Voce esta aquiNeutrino Astronomy with IceCube

Neutrino Astronomy with IceCube


By bertuzzo - Posted on 27 fevereiro 2015

Palestrante: 
Dr. Boris Panes (IFUSP)
Data: 
Terça-feira, 28 Abril, 2015 - 11:00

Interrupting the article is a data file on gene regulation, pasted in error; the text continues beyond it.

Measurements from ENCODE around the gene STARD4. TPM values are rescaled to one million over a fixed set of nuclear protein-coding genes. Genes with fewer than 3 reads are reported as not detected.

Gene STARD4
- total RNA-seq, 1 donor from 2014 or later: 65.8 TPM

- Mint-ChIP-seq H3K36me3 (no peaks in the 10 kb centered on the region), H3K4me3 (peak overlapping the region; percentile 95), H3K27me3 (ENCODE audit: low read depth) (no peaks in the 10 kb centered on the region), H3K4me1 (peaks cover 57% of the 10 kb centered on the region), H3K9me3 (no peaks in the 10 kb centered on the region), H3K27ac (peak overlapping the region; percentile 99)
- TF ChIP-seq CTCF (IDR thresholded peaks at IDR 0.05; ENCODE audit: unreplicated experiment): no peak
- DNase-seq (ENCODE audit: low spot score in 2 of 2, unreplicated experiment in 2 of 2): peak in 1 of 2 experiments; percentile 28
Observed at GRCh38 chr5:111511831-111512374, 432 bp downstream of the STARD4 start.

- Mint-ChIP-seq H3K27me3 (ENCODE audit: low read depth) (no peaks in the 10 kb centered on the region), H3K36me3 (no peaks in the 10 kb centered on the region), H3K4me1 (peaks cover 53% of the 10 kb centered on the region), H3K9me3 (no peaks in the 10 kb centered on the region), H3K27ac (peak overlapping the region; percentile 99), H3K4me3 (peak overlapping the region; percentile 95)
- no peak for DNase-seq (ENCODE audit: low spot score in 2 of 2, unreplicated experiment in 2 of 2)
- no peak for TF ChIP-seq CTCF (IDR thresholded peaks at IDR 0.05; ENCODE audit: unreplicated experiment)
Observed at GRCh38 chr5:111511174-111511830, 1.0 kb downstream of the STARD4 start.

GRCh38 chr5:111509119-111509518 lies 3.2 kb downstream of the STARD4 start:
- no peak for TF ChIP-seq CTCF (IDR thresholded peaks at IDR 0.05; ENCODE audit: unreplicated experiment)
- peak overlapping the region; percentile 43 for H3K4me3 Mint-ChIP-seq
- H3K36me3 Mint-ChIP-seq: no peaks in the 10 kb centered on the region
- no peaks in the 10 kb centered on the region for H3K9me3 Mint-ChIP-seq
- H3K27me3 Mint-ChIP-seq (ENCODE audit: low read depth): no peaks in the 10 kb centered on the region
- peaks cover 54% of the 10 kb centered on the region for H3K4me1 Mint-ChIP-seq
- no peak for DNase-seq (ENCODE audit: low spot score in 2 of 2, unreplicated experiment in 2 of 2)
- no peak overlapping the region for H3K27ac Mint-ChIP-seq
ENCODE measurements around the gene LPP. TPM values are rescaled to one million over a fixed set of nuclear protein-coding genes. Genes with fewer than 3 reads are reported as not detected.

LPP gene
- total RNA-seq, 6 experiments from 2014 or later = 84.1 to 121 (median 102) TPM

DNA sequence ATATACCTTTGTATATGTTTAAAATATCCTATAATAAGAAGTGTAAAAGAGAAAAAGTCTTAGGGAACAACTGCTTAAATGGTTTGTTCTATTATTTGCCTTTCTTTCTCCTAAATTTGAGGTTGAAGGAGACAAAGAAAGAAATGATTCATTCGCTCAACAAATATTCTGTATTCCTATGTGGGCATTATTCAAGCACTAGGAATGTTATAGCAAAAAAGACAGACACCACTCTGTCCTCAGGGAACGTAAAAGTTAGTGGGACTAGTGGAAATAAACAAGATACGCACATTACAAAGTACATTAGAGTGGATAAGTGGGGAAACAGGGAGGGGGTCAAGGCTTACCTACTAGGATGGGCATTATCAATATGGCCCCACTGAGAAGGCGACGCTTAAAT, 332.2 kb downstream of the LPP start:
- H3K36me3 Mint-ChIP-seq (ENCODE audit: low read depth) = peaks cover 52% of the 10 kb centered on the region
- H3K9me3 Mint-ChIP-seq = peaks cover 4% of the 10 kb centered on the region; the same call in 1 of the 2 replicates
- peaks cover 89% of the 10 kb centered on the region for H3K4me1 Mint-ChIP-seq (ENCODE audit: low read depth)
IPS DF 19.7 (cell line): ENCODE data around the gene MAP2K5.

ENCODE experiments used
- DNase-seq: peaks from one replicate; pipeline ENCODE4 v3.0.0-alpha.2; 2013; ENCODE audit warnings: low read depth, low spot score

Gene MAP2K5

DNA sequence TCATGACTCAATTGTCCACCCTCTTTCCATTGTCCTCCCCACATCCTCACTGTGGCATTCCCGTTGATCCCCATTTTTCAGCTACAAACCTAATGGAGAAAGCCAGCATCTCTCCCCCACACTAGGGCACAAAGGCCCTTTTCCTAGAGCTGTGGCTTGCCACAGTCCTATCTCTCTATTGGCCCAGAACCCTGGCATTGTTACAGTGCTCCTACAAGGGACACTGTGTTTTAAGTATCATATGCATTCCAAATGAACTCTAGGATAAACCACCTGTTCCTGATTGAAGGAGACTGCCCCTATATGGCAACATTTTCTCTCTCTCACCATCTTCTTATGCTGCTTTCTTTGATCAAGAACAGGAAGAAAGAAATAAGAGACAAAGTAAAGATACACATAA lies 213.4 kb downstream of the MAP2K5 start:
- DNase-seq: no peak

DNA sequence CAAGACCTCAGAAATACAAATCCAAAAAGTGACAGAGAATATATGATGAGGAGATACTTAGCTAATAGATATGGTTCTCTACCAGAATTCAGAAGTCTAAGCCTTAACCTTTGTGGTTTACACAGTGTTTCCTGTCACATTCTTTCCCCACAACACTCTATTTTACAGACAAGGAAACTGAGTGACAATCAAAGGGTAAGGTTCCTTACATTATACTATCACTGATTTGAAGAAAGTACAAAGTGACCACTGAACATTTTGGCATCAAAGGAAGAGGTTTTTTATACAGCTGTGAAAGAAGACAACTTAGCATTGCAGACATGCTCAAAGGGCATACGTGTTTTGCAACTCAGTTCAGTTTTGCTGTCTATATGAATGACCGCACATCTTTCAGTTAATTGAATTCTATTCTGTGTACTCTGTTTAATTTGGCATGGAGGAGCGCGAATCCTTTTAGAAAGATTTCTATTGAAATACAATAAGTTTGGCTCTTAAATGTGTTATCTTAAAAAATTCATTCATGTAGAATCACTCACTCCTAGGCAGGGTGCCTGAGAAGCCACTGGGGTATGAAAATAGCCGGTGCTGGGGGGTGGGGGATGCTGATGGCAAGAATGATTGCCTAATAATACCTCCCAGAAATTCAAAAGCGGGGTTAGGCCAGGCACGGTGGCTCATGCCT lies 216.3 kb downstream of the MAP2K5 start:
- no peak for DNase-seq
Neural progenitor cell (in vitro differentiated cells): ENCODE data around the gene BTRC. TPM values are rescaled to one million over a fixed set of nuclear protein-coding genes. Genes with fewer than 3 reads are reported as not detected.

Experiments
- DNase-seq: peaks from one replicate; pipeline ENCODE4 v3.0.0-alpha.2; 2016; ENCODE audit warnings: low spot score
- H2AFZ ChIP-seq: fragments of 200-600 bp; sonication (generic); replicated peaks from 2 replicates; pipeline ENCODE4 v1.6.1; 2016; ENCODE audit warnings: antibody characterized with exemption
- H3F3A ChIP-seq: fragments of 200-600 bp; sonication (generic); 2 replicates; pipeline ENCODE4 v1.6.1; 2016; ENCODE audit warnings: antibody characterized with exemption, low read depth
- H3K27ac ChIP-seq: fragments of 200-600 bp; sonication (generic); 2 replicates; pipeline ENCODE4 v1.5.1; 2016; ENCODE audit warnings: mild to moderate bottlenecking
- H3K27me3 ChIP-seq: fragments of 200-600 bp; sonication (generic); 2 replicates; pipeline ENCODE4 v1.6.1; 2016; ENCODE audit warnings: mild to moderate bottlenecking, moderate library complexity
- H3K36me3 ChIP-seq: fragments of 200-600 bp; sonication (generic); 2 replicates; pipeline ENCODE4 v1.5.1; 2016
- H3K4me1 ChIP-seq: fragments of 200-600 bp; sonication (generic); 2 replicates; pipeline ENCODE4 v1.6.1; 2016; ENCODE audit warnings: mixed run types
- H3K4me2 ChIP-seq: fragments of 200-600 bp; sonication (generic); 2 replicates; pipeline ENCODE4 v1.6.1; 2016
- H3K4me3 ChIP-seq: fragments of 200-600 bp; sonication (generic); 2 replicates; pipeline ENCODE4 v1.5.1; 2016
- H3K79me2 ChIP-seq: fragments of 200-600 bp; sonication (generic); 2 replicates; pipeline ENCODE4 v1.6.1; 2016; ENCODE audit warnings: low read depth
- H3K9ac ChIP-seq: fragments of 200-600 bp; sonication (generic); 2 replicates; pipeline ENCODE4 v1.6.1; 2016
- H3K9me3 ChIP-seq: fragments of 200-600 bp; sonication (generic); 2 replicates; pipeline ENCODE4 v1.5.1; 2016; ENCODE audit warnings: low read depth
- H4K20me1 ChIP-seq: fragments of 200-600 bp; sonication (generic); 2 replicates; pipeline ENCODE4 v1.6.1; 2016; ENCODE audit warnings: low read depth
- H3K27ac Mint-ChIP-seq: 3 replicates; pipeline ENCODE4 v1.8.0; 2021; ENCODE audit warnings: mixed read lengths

The IceCube experiment (IC) takes advantage of the transparent and abundant ice present at the Earth South Pole in order to be able to capture the tiny flux of neutrinos which is expected at very high energies. Indeed, given the huge dimensions of the detector ice volume it is possible to detect incoming neutrinos with energies covering from the TeV scale up to the tens of PeV (for comparison the LHC c.o.m. energy is 14 TeV). Moreover, IC is able to reconstruct the direction and, to some extent, the flavor of the incoming neutrinos. The events detected by IC may arise from neutrinos originated from the interaction of cosmic rays with the Earth atmosphere, misidentified atmospheric muons or astrophysical neutrinos produced in the intergalactic media. Interestingly, from the current knowledge about the flux of cosmic rays and their interaction with the atmosphere, it is known that the contributions of atmospheric neutrinos and misidentified muons are actually important only below 60 TeV and they become negligible above this energy scale. Then, most of the detected neutrinos at higher energies must be linked to some astrophysical source. Indeed, after three years of time exposure, IC has confirmed the existence of astrophysical neutrinos with more than five-sigma confidence level. This crucial piece of information allows us to study a variety of astrophysical scenarios of neutrino production, including unstable Dark Matter scenarios, but also some fundamental properties in the neutrino sector which are still unclear. Although the statistics is still insufficient in order to obtain clear answers at the moment, it is expected that in the future this experiment is going to increase their detection sensibility (time exposure, effective volume and performance of detection) at least one order of magnitude. Therefore, we should be confident that new and interesting observations, with a deep impact on fundamental physics, are still to come.